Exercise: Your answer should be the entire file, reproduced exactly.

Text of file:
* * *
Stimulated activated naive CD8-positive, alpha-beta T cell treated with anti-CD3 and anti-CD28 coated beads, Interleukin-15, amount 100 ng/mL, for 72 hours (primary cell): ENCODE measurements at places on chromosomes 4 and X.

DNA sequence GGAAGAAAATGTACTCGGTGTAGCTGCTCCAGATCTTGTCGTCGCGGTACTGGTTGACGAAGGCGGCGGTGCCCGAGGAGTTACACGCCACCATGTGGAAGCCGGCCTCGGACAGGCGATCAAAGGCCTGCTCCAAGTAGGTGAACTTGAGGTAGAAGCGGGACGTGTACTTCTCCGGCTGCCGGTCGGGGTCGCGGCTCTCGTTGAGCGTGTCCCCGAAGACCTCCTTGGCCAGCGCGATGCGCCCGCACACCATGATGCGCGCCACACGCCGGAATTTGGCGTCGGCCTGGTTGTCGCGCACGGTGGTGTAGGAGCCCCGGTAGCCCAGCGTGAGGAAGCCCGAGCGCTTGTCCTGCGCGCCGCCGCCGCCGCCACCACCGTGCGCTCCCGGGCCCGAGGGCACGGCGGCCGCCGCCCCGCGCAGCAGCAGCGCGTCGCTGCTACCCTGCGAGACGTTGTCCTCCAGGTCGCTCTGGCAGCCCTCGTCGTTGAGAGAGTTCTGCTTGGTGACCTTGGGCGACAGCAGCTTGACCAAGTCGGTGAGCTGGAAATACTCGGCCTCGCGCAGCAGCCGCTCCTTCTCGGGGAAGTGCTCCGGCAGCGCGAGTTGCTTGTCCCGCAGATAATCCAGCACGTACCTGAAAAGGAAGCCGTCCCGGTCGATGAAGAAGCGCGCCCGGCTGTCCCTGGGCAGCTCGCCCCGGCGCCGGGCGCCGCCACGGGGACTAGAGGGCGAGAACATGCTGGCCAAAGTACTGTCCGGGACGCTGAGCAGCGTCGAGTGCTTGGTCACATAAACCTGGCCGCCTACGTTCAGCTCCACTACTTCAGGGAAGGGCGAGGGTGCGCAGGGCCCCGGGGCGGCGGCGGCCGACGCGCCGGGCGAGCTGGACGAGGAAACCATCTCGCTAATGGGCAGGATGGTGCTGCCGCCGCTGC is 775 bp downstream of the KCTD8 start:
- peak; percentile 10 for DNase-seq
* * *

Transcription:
Stimulated activated naive CD8-positive, alpha-beta T cell treated with anti-CD3 and anti-CD28 coated beads, Interleukin-15, amount 100 ng/mL, for 72 hours (primary cell): ENCODE measurements at places on chromosomes 4 and X.

DNA sequence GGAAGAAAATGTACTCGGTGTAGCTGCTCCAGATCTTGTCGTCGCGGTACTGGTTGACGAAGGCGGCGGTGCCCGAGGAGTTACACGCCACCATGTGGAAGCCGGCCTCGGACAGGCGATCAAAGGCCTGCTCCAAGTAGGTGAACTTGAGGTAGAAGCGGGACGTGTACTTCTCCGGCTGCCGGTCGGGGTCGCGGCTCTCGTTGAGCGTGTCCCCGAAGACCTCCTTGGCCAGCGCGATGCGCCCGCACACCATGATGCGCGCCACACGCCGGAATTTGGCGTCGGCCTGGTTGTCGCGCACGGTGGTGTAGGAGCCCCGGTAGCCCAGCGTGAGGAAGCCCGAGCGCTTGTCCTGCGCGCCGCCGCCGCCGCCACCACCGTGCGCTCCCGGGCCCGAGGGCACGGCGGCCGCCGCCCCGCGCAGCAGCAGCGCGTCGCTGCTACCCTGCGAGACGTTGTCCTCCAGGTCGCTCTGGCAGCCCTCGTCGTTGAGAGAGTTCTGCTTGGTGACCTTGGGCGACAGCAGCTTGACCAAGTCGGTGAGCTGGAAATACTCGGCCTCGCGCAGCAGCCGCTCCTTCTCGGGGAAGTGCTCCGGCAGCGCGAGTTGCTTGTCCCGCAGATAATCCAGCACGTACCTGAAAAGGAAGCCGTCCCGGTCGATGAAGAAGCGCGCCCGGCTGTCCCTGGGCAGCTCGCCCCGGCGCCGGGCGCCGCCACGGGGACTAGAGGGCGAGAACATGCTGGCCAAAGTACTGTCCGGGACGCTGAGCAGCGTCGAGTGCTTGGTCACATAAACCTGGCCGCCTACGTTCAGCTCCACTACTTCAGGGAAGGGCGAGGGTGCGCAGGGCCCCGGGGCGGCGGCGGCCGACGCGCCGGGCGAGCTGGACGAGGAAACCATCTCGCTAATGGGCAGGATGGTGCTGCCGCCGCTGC is 775 bp downstream of the KCTD8 start:
- peak; percentile 10 for DNase-seq